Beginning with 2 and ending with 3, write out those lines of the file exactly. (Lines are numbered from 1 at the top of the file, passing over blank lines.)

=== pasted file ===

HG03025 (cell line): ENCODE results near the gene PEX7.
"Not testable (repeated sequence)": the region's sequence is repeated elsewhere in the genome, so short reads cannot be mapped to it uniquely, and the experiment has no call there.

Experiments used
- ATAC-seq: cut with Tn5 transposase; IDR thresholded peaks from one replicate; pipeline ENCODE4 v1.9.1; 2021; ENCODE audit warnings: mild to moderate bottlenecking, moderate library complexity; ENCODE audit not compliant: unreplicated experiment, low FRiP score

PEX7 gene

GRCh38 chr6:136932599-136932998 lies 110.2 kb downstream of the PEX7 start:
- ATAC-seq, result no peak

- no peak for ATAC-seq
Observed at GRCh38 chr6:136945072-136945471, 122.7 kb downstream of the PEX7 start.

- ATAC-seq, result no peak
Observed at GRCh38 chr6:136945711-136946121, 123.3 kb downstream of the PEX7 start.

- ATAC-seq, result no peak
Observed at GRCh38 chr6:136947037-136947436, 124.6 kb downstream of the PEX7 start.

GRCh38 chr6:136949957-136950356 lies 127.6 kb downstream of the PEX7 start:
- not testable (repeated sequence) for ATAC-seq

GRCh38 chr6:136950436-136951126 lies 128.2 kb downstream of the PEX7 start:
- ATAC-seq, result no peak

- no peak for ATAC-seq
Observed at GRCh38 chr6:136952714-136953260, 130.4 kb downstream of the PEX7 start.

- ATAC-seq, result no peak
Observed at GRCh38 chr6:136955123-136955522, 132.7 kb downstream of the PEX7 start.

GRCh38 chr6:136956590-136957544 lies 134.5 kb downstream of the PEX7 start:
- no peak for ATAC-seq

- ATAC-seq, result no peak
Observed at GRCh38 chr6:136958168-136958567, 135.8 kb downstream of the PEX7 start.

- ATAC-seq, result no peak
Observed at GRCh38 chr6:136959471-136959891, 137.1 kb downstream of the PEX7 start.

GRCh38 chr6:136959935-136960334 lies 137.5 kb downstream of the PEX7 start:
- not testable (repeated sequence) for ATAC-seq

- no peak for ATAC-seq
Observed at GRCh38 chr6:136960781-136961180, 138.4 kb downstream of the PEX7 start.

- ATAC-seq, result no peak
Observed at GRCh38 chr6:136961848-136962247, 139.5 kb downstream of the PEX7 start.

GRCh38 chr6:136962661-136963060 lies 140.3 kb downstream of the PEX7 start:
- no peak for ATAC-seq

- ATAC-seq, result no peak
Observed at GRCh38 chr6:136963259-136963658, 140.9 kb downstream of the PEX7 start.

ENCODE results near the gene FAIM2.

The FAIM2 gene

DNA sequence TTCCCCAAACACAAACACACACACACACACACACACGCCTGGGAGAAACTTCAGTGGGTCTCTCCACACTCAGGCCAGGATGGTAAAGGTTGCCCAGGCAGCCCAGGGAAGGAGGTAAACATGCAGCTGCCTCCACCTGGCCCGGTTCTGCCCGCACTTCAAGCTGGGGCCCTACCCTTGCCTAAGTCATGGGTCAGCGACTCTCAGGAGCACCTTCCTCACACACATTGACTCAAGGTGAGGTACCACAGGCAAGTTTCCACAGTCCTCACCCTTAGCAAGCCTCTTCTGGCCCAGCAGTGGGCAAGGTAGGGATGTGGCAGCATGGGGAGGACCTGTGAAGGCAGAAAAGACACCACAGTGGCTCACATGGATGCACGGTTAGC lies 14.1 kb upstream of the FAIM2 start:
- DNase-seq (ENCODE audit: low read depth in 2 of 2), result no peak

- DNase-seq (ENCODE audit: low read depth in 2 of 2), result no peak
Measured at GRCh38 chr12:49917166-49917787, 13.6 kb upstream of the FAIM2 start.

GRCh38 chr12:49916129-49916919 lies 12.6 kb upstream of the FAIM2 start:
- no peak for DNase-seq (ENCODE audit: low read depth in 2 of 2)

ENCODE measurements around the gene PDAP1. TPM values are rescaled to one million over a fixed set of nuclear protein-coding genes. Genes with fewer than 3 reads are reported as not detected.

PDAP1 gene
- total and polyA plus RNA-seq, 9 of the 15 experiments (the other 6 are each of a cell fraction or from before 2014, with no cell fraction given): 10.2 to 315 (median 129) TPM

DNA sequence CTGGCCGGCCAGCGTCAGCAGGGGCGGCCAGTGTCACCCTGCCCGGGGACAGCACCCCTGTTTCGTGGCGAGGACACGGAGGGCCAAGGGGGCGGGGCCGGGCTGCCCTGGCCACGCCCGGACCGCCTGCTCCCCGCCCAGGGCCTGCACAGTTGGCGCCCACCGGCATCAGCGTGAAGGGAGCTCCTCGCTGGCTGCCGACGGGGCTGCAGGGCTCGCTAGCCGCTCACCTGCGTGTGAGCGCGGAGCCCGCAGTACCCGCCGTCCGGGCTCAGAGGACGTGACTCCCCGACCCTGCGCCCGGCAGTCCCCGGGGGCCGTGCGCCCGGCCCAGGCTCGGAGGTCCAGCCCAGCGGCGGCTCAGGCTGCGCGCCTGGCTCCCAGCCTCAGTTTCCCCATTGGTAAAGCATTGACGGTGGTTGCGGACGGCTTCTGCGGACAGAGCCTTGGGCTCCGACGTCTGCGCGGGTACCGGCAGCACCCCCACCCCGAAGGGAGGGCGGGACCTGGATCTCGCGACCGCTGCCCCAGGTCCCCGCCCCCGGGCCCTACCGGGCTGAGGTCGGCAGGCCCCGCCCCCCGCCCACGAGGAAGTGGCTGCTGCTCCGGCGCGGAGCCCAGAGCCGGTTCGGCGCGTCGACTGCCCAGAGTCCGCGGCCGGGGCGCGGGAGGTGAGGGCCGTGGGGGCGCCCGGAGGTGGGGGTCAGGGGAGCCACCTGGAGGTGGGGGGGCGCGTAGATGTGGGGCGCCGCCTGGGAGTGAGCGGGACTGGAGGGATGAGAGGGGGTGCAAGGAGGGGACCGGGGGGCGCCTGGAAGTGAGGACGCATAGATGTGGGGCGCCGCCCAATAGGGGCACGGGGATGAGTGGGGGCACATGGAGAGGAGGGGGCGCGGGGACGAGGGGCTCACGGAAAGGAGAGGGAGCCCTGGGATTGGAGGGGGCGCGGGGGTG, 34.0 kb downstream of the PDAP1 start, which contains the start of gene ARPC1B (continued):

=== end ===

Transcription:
"Not testable (repeated sequence)": the region's sequence is repeated elsewhere in the genome, so short reads cannot be mapped to it uniquely, and the experiment has no call there.

Experiments used